Monday, June 27, 2011

Useful Responses From Readers

I mentioned how much work tapping in steel is compared to aluminum, and aluminum compared to acetal, and a reader said that I needed to use a spiral point tap (often called a "gun tap" because of the industry that it came out, as did many of our basic machine tools) instead of a plug or bottoming tap, the type commonly sold in hardware stores. 

It turns out that some of my taps are indeed, gun taps, and work wonderfully well.  Others are the traditional bottoming tap.  This is the right choice if you are tapping a blind hole.  Still, it is faster to use a gun tap to start the hole, and then use the bottoming tap to complete it.  For through holes, the gun tap is the right choice.  I was completing an order for a customer in Illinois earlier, and for that, I was tapping 1/4"-20 holes in aluminum tubing--and with a little thread cutting oil on the tap, it went through just beautifully.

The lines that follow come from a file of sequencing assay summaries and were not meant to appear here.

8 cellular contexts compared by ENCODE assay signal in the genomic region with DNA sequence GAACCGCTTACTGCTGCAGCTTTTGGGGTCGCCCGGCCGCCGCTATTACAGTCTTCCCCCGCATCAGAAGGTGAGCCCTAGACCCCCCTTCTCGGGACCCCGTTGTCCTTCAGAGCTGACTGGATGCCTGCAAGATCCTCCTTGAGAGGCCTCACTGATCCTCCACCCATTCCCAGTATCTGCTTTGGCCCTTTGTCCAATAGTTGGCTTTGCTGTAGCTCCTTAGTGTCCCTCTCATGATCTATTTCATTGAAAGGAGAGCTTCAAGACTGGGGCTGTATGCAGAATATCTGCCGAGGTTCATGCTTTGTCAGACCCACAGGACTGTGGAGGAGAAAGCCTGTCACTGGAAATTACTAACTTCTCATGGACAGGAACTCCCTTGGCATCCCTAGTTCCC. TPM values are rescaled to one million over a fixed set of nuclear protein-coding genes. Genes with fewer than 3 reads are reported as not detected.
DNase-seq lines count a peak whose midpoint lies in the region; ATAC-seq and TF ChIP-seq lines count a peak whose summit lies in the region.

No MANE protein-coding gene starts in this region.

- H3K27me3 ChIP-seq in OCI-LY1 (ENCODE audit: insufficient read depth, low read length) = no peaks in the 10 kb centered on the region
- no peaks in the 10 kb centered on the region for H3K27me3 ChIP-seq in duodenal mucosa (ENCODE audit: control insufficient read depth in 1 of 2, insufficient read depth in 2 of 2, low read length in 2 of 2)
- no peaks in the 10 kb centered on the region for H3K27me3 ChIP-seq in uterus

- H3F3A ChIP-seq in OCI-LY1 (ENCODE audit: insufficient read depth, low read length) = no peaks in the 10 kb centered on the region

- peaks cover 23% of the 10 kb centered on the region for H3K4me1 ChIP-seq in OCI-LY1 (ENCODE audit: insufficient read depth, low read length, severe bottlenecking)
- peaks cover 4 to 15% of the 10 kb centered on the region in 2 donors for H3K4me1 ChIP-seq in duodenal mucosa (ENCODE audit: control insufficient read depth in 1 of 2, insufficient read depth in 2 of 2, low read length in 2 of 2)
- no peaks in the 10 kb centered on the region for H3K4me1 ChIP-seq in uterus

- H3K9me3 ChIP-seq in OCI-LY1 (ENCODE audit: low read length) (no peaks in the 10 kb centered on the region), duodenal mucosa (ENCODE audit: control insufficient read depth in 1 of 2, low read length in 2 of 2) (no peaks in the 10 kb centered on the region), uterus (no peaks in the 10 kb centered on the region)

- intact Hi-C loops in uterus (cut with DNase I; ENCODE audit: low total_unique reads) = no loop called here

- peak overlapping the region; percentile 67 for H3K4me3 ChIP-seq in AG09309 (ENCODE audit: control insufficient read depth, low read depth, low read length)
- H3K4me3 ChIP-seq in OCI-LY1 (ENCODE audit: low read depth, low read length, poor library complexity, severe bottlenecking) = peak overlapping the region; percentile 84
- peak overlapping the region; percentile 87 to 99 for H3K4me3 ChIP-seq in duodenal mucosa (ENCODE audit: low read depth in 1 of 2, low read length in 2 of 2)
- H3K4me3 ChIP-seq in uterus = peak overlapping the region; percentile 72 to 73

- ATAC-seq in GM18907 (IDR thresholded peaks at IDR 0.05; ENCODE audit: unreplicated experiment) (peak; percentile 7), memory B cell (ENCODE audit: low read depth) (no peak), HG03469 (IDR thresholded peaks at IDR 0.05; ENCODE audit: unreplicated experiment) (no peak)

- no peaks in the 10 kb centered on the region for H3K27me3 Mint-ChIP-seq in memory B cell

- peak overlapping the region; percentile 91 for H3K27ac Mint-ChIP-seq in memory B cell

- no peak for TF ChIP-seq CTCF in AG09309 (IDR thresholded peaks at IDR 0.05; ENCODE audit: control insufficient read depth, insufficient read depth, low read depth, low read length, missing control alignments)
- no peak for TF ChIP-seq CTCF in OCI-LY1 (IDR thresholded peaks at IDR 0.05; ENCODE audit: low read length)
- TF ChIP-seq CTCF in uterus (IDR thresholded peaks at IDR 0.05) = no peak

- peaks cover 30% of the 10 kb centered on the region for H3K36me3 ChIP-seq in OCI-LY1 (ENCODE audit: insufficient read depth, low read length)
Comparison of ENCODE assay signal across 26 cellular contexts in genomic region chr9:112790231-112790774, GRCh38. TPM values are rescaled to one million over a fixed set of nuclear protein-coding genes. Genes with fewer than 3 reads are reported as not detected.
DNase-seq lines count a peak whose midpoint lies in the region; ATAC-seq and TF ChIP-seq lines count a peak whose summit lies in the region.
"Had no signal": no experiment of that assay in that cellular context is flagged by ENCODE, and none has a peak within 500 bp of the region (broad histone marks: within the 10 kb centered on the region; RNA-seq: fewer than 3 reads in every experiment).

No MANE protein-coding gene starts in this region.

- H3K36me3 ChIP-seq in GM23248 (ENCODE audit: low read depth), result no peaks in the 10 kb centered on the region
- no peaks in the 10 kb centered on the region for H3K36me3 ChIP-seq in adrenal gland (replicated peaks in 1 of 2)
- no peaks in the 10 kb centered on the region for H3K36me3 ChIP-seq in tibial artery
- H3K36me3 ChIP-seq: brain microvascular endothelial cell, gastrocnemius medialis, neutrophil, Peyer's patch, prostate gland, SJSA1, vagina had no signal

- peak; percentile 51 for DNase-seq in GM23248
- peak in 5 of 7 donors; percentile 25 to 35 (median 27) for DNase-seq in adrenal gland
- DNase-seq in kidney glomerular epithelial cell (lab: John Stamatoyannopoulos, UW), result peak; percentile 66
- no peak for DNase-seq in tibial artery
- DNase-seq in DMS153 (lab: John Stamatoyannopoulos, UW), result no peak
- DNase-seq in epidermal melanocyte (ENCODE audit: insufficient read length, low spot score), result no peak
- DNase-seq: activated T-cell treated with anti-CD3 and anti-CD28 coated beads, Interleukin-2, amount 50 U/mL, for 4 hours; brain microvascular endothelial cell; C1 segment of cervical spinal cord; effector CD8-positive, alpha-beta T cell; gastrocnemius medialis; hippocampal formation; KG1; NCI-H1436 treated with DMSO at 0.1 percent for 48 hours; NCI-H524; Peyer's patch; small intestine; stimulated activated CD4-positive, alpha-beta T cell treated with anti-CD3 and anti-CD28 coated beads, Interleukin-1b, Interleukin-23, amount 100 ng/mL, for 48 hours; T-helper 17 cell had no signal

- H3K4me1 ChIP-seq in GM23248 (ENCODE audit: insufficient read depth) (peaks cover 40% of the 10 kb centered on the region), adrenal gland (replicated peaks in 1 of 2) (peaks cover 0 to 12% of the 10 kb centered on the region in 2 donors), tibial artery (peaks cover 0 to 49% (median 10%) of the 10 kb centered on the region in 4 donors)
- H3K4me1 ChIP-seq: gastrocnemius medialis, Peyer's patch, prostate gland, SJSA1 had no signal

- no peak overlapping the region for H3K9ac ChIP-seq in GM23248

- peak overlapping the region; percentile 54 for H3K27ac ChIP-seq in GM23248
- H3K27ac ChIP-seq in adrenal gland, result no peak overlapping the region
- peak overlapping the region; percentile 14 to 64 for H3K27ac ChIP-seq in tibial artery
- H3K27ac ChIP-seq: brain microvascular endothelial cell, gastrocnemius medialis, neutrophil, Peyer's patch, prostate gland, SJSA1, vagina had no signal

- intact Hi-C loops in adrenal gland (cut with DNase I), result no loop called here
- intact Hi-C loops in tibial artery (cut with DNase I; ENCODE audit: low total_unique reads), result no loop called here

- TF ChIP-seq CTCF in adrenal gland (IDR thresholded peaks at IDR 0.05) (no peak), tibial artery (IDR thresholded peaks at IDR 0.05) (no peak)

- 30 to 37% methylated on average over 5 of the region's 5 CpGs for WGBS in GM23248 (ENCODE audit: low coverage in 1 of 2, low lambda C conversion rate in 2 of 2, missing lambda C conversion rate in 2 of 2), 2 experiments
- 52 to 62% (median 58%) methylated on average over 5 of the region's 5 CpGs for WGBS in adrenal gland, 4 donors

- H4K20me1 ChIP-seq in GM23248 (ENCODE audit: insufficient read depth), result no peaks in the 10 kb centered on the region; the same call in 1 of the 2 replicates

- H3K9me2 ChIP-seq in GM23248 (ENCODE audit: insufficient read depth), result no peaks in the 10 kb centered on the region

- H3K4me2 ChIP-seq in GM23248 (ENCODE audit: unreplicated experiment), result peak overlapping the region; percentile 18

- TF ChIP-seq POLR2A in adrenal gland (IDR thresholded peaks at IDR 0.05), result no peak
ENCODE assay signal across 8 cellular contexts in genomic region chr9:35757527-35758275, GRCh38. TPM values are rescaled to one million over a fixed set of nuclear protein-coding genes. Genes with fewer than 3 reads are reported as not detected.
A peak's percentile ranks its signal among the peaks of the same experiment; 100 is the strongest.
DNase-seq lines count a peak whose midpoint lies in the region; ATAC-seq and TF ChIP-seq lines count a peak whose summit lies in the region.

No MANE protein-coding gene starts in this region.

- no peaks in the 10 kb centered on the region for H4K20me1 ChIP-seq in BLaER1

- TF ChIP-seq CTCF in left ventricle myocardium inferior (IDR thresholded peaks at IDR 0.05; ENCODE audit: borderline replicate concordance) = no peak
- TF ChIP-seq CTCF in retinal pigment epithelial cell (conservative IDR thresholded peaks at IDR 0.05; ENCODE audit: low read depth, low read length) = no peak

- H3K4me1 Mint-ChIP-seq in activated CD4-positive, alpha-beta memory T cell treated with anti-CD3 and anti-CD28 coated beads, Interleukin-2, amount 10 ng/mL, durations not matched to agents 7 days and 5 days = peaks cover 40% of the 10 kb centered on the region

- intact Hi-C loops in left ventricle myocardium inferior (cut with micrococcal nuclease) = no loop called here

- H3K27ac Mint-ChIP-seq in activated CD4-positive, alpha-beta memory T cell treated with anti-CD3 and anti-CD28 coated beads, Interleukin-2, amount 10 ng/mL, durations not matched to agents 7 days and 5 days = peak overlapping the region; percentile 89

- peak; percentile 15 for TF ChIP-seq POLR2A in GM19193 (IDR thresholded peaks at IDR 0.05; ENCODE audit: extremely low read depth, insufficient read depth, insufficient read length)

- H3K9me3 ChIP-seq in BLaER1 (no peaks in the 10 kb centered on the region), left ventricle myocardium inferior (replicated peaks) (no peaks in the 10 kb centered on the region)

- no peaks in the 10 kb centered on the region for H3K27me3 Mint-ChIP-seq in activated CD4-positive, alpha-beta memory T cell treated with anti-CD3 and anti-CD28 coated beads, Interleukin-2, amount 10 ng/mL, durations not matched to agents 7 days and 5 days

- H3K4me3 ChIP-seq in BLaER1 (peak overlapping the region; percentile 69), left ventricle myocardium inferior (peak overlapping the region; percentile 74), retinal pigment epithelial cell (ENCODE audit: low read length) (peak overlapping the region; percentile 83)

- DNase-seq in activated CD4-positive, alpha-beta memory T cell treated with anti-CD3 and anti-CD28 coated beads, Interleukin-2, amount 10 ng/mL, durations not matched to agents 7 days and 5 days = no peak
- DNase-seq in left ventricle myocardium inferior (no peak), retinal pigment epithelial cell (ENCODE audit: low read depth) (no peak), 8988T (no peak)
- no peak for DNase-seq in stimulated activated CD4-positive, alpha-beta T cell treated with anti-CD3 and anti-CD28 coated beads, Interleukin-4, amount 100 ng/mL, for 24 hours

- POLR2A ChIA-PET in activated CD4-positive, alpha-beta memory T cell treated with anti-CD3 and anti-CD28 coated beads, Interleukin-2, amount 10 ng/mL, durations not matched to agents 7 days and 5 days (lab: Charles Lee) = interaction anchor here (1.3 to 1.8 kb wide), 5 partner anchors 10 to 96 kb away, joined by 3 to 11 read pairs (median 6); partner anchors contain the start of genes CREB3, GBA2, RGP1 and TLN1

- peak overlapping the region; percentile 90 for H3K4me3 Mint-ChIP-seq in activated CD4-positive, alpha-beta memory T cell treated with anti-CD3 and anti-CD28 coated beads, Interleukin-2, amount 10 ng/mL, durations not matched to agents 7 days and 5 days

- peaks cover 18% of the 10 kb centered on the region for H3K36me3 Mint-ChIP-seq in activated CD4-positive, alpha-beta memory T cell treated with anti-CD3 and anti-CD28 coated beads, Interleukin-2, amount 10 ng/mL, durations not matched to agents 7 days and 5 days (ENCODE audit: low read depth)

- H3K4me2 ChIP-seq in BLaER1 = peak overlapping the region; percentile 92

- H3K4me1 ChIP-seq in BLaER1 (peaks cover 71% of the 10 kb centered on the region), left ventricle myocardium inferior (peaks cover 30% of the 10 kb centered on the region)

I noticed an interesting statement in the Wikipedia article:
The largest tap and die company to exist in the United States was Greenfield Tap & Die (GTD) of Greenfield, Massachusetts. GTD was so irreplaceably vital to the Allied war effort from 1940-1945 that anti-aircraft guns were placed around its campus in anticipation of possible Axis air attack.
 I actually own a number of Greenfield taps and dies, by the way.

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